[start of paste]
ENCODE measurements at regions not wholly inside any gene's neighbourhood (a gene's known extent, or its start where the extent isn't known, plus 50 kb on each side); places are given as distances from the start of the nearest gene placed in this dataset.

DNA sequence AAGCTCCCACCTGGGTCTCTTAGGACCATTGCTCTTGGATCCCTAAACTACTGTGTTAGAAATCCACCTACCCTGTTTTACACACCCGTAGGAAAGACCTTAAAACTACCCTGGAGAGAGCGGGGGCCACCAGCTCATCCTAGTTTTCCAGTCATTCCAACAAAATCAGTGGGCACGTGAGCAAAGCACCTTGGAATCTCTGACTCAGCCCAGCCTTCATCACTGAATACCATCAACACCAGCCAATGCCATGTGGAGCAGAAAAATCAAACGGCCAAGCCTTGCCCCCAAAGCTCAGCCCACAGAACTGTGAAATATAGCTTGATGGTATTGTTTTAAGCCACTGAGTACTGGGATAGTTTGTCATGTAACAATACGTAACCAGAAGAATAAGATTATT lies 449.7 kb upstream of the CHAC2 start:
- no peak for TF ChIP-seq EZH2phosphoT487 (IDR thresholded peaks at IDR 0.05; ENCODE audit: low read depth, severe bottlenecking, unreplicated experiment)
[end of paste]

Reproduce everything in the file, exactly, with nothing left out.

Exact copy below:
ENCODE measurements at regions not wholly inside any gene's neighbourhood (a gene's known extent, or its start where the extent isn't known, plus 50 kb on each side); places are given as distances from the start of the nearest gene placed in this dataset.

DNA sequence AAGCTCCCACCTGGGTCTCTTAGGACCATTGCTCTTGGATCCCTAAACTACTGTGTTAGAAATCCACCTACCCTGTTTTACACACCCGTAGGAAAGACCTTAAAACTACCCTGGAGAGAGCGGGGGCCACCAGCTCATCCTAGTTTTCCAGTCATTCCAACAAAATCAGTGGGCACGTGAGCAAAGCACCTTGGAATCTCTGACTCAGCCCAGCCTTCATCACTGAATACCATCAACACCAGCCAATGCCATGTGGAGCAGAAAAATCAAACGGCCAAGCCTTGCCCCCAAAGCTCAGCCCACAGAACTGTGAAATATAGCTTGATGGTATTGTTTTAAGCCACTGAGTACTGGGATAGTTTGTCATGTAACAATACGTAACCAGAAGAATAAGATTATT lies 449.7 kb upstream of the CHAC2 start:
- no peak for TF ChIP-seq EZH2phosphoT487 (IDR thresholded peaks at IDR 0.05; ENCODE audit: low read depth, severe bottlenecking, unreplicated experiment)